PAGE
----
Promoters should neither imply consumers have won if they have not nor otherwise imply consumers are luckier than they are. One of the most common ways promoters do that is by confusing “prizes” (received by a lucky few) with “gifts” (awarded to all or a significant proportion of entrants).
Advertising rules underlines the need to differentiate clearly between “gifts” and “prizes” (See ‘Gifts v. Prizes’). Advertising rules state that promoters should not overstate consumers’ chances of winning prizes. Rules state that promoters should not claim that consumers are luckier than they are by, for example, using words like “finalist” or similar. And promoters should not falsely claim or imply that consumers have won, will win or will, on doing something, win a prize if that prize does not exist.
The Advertising Standards Authority (ASA) have upheld many complaints that promoters have misleadingly implied recipients had won when they had not. Some mislead in the words they use (for example “Congratulations” (Multiplex Media Ltd, 6 October 2004, and Richmond Enterprises, 9 March 2005), “winner” (UK Winners’ Claim Service, 27 October 2004), “Congratulations, you are a Level 4 winner” (Call Alliance Services Hotline, 20 August 2003), “Final Stage” or “This is an attempt to contact you in regards to the guaranteed prize that you have been selected to receive” (Popular Prizes, 23 March 2005)). Some promoters, however, mislead by presentation (for example by featuring the recipient’s postcode in the “winning postcode box” headed “if your postcode appears [here] you have definitely won one of the prizes below” (The Winners Club Ltd, 19 January 2005) or implying that recipients who had matched certain symbols had won a prize (Abstract Games Ltd, 30 April 2008; Morgan Import 1964 Ltd, 25 October 2006, and Mediaprom Ltd, 19 April 2006).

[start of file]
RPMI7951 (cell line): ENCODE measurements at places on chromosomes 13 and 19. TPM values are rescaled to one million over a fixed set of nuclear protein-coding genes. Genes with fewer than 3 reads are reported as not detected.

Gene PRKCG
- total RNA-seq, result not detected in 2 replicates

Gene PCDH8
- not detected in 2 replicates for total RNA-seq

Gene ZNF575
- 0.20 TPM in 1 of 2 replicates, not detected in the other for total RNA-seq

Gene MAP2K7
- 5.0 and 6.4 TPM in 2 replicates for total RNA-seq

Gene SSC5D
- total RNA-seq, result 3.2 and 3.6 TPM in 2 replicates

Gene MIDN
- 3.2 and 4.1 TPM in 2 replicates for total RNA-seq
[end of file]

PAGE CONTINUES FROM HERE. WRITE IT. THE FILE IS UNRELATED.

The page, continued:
In 2008, the ASA upheld complaints about a mailing that included a letter that stated “Certified Letter … Property guaranteed upon valid reply: 2008 Land Rover Defender 90 Station Wagon or other property option: maximum property recipient may accept a certified cheque for £21,380.00 instead of vehicle. Be it known that the person identified in these several documents shall, upon a valid reply and subsequent designation as the maximum property recipient, receive a 2008 Land Rover Defender 90 Station Wagon or cash value (£21,380) …”. The promoters required an “acquisition fee” and the Terms and Conditions stated “Each individual who returns the required acquisition fee … will be purchasing and will receive one of the following items …”. The mailing then listed the vehicle, five Sony Mini DV, diamond stud earrings and Apple iPod remotes. After the promoter did not respond to its enquiries, the ASA concluded that the mailing implied the recipient would receive a Land Rover (International Property Disposition of Radstock, 6 August 2008).